Curbs on Data Collection by Chinese Fintech Apps Set to Come into Effect at Start of May


China is on track to launch new rules that place limits on data collection by financial apps, amidst efforts to tighten regulation of the domestic fintech sector.

The Cyberspace Administration of China (CAC) recently led the issuance of a notice concerning the “Regulations on the Required Personal Information Scope of Common Mobile Online Apps” (常见类型移动互联网应用程序必要个人信息范围规定).

The Regulations, which are scheduled to come into effect on 1 May, stipulate that mobile apps are not permitted to collect the personal information of users without their consent unless it falls within the “required scope.”

They also outline the required personal information scopes for 39 types of apps that are common in China, including online payments, online lending, investment and wealth management and mobile banking.

Under the Regulations the required personal information for these four types of financial apps includes the mobile numbers of users, their full names, their identification type and identification number, and their bank card numbers.

It does not include the personal contacts, locational information or photo albums of mobile app users.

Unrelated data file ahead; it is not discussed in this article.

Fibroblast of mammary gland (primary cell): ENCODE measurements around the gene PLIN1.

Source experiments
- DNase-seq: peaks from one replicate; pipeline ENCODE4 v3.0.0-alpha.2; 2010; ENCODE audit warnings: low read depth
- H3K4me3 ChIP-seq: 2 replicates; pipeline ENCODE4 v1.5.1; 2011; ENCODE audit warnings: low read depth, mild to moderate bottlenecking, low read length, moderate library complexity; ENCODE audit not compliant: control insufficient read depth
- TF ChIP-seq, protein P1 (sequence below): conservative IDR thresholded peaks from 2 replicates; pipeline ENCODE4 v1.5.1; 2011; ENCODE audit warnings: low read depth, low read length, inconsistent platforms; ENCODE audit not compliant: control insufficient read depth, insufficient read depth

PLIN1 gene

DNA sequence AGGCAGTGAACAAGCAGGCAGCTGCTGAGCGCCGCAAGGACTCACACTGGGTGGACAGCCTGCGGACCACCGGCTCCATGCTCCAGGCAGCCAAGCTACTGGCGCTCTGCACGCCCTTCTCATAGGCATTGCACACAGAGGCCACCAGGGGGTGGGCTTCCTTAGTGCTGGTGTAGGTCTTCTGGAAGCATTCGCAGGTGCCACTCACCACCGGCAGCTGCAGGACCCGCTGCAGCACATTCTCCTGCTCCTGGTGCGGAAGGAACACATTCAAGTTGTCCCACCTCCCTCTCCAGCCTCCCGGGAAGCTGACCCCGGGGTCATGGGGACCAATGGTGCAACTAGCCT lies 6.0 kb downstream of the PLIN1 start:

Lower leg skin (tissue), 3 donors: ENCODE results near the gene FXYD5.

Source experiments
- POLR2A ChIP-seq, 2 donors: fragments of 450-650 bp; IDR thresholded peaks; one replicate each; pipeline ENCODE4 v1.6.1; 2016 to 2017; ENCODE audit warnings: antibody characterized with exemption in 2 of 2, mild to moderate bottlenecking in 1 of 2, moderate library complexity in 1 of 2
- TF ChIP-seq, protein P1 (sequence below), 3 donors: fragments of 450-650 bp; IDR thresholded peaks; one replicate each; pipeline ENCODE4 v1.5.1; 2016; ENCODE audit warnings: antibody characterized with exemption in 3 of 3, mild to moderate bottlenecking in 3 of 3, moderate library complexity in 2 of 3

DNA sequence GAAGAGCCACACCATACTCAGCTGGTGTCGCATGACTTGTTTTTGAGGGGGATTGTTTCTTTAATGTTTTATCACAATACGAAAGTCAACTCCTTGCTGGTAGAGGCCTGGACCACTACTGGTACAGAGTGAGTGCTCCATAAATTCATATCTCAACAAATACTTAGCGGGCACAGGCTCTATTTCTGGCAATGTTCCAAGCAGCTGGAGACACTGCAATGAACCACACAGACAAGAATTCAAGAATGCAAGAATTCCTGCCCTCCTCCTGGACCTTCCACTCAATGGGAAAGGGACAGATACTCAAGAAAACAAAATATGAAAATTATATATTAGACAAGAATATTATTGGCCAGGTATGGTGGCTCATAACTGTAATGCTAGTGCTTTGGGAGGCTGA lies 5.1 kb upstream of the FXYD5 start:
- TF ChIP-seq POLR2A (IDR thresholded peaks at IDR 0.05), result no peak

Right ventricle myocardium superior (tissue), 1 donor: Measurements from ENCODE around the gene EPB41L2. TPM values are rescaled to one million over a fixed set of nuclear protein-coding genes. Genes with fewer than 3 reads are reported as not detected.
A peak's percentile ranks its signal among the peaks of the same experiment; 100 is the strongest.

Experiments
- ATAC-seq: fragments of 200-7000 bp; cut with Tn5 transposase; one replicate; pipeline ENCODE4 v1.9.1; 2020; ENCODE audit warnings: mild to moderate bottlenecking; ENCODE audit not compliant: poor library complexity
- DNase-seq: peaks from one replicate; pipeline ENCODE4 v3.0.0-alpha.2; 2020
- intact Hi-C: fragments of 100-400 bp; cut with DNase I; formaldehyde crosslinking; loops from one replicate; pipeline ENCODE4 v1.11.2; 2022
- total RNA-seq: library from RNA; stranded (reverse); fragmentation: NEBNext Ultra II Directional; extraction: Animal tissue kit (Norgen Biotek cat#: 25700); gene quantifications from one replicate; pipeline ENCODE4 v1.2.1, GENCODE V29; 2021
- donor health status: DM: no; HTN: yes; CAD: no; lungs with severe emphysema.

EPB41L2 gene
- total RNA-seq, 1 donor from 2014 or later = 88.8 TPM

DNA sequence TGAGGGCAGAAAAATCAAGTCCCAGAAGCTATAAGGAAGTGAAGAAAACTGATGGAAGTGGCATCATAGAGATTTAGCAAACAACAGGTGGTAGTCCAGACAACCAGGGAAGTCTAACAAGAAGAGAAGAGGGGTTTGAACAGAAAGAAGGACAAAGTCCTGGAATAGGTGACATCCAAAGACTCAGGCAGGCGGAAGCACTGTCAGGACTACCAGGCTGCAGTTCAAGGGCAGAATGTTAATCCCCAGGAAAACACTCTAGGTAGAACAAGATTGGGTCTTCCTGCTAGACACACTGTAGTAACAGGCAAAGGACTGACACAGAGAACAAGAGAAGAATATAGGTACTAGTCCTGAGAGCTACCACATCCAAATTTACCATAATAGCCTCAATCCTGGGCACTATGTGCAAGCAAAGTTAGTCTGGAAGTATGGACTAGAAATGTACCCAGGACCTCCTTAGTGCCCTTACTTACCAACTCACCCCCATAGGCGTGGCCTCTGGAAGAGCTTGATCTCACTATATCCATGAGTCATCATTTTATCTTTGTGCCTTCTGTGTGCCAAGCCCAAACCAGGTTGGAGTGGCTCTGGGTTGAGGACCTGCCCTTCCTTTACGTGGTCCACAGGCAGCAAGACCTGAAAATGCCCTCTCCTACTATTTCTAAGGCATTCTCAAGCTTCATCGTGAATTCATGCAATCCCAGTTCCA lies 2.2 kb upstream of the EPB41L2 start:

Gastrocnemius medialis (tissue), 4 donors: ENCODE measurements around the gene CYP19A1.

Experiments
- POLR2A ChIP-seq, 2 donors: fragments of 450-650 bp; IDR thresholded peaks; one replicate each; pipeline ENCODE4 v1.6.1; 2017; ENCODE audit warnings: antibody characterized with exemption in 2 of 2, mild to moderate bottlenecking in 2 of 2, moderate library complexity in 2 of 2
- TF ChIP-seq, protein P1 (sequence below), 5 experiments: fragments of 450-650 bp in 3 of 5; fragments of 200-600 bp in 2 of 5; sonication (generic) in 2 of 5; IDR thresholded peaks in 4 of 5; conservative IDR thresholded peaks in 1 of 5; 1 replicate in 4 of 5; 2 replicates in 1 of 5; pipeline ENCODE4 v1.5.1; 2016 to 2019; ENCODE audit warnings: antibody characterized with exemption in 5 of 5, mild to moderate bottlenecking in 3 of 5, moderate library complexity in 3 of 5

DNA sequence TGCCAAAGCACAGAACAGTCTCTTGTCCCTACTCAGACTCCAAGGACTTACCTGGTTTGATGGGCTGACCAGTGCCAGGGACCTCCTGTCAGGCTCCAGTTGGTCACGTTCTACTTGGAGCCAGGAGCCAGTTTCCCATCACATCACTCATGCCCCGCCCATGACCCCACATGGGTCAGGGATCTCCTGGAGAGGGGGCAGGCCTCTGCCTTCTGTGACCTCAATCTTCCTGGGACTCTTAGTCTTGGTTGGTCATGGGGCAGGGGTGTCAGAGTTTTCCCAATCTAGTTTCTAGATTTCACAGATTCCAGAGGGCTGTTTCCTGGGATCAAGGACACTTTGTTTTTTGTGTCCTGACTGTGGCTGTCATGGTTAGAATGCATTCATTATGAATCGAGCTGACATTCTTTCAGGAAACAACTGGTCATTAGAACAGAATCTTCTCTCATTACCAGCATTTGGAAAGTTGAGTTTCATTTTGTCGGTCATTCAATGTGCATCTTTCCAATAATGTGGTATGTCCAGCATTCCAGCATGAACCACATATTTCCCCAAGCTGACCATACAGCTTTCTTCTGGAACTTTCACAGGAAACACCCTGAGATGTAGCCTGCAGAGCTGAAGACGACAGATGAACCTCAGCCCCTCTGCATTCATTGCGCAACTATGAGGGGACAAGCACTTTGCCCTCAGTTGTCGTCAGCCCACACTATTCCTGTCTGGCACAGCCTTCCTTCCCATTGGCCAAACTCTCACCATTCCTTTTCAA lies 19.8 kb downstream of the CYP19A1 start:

The move comes following the strong concern about the forcible collection of personal data and information on users by apps in China, including cases where lending platforms have accessed the chat records and photos of clients to use as leverage when prompting them to make payments.

In December 2019 China’s Ministry of Industry and Information Technology (MIIT) published a list of 41 apps that would be subject to “specialist rectification work,” including over 21 apps that were cited for the collection of personal information in breach of regulations.

In November 2020 the Guangdong province authorities established their own “app regulation platform” and appointed third party investigators to scrutinise over 5,000 apps, uncovering 237 that had potential problems.

“Following the frequent usage of apps by consumers, the issue of personal privacy protections has become increasingly important,” said Yu Baicheng (于百程), to Securities Daily.

“It’s quite common for apps to collect personal information beyond the [required] scope, and infringe the principle of necessity.

“Cases of forcible collection of personal information unrelated to operations are innumerable, and the launch of related regulatory policies is highly necessary.”